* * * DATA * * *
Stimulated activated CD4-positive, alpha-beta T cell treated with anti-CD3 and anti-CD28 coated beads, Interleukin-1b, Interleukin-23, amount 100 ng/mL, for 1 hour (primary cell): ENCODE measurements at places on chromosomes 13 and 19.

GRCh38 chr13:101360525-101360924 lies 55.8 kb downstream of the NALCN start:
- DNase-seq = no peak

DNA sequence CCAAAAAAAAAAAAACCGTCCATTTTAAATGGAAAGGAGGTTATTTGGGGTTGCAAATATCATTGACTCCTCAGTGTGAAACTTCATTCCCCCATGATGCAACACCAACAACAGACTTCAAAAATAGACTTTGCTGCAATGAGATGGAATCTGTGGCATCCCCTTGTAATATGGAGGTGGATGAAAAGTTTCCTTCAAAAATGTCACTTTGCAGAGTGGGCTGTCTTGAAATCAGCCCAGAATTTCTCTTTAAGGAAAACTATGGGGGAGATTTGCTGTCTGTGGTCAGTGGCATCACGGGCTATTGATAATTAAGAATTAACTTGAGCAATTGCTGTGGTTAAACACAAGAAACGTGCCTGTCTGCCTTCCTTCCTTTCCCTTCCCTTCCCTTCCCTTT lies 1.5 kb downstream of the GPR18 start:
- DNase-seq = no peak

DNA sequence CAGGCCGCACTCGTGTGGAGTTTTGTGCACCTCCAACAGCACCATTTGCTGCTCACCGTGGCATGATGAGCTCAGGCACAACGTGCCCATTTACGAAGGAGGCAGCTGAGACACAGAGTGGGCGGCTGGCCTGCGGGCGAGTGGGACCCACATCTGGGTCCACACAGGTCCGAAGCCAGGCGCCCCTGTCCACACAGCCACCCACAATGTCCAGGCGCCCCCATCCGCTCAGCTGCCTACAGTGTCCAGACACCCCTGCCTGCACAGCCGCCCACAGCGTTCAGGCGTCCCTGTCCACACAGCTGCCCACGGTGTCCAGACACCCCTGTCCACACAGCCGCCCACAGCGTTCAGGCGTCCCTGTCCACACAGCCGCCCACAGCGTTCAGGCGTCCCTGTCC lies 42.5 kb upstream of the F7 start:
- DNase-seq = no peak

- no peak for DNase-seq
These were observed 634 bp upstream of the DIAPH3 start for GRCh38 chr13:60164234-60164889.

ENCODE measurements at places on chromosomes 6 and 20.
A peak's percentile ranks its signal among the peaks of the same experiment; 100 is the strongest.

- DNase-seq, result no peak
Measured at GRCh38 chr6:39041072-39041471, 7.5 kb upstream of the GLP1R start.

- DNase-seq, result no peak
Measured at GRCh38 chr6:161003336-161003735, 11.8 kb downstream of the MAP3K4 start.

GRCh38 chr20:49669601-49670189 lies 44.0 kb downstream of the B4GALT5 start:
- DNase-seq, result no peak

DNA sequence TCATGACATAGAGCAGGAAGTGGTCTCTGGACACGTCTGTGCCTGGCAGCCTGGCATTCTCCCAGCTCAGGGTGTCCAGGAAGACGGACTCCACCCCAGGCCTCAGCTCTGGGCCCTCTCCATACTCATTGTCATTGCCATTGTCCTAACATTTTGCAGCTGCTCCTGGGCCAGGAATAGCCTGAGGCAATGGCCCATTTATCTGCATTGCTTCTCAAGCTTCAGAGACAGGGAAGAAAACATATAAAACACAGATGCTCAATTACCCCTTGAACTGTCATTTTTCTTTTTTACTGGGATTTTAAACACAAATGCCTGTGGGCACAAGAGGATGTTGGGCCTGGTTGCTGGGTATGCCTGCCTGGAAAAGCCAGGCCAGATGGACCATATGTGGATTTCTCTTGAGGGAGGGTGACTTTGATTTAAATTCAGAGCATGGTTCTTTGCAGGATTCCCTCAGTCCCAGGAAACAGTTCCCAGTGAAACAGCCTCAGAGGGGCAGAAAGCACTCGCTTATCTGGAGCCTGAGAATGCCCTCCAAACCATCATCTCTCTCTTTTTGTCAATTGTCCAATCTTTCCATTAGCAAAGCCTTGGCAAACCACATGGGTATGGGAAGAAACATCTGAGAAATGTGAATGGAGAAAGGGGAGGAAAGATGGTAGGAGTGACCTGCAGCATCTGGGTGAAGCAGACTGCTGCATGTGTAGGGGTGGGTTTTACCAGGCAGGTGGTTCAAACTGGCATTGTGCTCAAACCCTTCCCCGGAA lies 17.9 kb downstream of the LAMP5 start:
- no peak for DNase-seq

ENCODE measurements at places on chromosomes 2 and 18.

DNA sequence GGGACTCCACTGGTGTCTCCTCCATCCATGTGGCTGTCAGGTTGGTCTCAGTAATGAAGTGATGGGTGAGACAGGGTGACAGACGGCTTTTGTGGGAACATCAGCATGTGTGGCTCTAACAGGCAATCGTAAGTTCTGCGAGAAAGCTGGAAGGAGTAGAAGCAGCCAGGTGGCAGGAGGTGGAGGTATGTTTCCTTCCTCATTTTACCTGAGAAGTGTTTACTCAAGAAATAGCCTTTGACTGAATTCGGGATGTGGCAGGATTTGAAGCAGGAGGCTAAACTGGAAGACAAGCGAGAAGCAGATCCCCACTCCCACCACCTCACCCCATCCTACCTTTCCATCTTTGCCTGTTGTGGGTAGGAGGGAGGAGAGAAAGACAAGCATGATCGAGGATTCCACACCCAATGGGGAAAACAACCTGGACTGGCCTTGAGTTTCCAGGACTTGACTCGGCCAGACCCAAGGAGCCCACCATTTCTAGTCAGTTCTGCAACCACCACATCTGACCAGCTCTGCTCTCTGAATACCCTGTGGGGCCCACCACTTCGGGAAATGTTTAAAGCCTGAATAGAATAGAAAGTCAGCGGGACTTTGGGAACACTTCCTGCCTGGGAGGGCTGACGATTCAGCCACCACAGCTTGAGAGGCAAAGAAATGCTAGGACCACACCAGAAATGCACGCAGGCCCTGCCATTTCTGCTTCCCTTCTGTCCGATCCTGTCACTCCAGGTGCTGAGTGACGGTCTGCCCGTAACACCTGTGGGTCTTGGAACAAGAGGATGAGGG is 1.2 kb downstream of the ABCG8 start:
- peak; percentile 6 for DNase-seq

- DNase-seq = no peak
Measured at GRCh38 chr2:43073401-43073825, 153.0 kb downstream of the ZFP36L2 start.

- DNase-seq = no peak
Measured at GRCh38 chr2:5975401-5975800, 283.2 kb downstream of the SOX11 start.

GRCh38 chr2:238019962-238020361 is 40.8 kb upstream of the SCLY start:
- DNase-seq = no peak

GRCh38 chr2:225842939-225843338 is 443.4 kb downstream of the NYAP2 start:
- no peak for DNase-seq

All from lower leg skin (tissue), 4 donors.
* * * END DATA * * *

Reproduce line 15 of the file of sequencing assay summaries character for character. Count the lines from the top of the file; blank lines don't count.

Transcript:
Measured at GRCh38 chr6:161003336-161003735, 11.8 kb downstream of the MAP3K4 start.